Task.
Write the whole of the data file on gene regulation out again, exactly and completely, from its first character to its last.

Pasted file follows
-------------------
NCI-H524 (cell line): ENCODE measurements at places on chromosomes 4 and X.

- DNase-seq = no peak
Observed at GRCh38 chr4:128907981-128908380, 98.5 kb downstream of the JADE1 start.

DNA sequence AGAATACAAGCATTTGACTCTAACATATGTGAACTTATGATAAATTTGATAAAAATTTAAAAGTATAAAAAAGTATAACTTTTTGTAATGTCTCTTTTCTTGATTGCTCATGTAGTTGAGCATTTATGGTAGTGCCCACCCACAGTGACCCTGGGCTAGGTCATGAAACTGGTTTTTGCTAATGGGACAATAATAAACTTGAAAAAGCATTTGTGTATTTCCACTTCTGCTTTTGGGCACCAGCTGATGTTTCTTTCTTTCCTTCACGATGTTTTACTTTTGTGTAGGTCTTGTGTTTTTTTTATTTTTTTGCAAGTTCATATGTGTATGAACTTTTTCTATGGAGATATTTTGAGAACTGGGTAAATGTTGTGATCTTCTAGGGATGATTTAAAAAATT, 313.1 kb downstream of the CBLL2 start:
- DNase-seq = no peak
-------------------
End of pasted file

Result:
NCI-H524 (cell line): ENCODE measurements at places on chromosomes 4 and X.

- DNase-seq = no peak
Observed at GRCh38 chr4:128907981-128908380, 98.5 kb downstream of the JADE1 start.

DNA sequence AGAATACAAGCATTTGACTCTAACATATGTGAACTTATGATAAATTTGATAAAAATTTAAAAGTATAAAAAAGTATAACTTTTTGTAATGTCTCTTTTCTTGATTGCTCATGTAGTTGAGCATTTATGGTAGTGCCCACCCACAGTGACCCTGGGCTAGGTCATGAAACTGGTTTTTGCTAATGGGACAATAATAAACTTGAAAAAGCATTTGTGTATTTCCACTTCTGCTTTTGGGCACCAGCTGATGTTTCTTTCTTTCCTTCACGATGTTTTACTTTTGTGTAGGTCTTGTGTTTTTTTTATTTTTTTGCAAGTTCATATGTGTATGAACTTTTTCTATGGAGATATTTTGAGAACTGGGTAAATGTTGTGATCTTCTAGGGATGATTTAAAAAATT, 313.1 kb downstream of the CBLL2 start:
- DNase-seq = no peak